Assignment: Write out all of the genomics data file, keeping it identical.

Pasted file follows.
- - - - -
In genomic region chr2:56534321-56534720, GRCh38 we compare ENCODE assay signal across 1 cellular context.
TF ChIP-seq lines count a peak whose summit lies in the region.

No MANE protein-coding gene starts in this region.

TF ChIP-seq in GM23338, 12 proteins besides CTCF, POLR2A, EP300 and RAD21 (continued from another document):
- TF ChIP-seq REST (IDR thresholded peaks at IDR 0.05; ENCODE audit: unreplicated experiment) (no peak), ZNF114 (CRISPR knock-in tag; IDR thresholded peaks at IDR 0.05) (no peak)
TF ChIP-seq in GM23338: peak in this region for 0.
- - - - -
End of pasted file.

In genomic region chr2:56534321-56534720, GRCh38 we compare ENCODE assay signal across 1 cellular context.
TF ChIP-seq lines count a peak whose summit lies in the region.

No MANE protein-coding gene starts in this region.

TF ChIP-seq in GM23338, 12 proteins besides CTCF, POLR2A, EP300 and RAD21 (continued from another document):
- TF ChIP-seq REST (IDR thresholded peaks at IDR 0.05; ENCODE audit: unreplicated experiment) (no peak), ZNF114 (CRISPR knock-in tag; IDR thresholded peaks at IDR 0.05) (no peak)
TF ChIP-seq in GM23338: peak in this region for 0.